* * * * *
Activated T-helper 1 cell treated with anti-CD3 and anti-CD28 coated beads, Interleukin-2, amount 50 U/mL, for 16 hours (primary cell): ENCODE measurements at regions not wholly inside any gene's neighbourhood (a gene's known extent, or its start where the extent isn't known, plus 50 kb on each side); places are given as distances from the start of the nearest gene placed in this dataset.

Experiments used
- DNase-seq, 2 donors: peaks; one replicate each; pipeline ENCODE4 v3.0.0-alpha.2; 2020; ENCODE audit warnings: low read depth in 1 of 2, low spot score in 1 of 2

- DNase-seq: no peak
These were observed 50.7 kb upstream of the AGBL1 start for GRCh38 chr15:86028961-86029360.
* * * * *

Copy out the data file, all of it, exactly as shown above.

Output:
Activated T-helper 1 cell treated with anti-CD3 and anti-CD28 coated beads, Interleukin-2, amount 50 U/mL, for 16 hours (primary cell): ENCODE measurements at regions not wholly inside any gene's neighbourhood (a gene's known extent, or its start where the extent isn't known, plus 50 kb on each side); places are given as distances from the start of the nearest gene placed in this dataset.

Experiments used
- DNase-seq, 2 donors: peaks; one replicate each; pipeline ENCODE4 v3.0.0-alpha.2; 2020; ENCODE audit warnings: low read depth in 1 of 2, low spot score in 1 of 2

- DNase-seq: no peak
These were observed 50.7 kb upstream of the AGBL1 start for GRCh38 chr15:86028961-86029360.